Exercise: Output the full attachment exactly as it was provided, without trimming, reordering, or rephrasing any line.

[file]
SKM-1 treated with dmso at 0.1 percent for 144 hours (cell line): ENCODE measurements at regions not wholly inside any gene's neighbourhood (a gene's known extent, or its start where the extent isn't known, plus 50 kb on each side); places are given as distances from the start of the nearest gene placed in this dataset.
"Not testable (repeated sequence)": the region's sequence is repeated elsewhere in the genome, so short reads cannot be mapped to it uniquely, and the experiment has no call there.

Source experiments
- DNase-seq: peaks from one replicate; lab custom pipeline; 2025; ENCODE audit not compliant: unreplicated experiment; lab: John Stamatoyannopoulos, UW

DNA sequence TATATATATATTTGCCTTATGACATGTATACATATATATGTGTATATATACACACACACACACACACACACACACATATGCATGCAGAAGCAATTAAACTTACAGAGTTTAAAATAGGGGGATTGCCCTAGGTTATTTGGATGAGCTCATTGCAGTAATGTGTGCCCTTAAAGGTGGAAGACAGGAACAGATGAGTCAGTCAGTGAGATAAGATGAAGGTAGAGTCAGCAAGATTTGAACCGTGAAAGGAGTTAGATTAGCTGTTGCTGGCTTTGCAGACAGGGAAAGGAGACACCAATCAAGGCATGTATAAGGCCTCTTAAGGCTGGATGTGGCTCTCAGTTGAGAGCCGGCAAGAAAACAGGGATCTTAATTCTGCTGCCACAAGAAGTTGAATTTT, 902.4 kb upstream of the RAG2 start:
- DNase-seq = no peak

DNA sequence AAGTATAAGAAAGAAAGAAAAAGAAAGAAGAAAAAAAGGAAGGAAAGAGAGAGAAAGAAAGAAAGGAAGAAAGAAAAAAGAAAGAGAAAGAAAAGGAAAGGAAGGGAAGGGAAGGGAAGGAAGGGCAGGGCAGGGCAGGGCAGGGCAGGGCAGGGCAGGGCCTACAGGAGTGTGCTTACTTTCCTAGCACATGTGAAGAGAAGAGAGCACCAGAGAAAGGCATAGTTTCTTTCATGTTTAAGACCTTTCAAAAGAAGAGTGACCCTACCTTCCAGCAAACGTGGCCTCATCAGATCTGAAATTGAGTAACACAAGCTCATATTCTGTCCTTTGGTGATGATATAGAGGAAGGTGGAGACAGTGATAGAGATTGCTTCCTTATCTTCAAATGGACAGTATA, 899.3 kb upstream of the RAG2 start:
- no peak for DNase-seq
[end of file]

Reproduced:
SKM-1 treated with dmso at 0.1 percent for 144 hours (cell line): ENCODE measurements at regions not wholly inside any gene's neighbourhood (a gene's known extent, or its start where the extent isn't known, plus 50 kb on each side); places are given as distances from the start of the nearest gene placed in this dataset.
"Not testable (repeated sequence)": the region's sequence is repeated elsewhere in the genome, so short reads cannot be mapped to it uniquely, and the experiment has no call there.

Source experiments
- DNase-seq: peaks from one replicate; lab custom pipeline; 2025; ENCODE audit not compliant: unreplicated experiment; lab: John Stamatoyannopoulos, UW

DNA sequence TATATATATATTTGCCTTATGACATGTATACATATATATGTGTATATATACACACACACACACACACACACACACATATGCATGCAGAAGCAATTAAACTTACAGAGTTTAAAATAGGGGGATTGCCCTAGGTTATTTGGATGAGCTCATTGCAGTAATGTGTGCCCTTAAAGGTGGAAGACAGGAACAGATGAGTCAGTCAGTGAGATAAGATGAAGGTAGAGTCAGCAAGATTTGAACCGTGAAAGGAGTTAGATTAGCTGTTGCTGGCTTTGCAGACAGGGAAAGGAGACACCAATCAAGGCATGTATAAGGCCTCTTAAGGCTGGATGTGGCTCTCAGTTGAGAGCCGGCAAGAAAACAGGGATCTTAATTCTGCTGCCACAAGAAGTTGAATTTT, 902.4 kb upstream of the RAG2 start:
- DNase-seq = no peak

DNA sequence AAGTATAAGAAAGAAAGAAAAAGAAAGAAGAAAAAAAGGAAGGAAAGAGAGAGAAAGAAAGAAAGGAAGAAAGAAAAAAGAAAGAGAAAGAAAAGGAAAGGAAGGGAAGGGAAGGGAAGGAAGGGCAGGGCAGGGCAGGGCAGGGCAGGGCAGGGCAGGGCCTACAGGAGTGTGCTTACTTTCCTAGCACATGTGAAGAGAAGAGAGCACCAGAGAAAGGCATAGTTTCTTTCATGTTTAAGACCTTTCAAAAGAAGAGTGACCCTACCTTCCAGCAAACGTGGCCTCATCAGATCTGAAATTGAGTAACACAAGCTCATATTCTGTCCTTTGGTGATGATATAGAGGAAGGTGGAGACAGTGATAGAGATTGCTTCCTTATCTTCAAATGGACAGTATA, 899.3 kb upstream of the RAG2 start:
- no peak for DNase-seq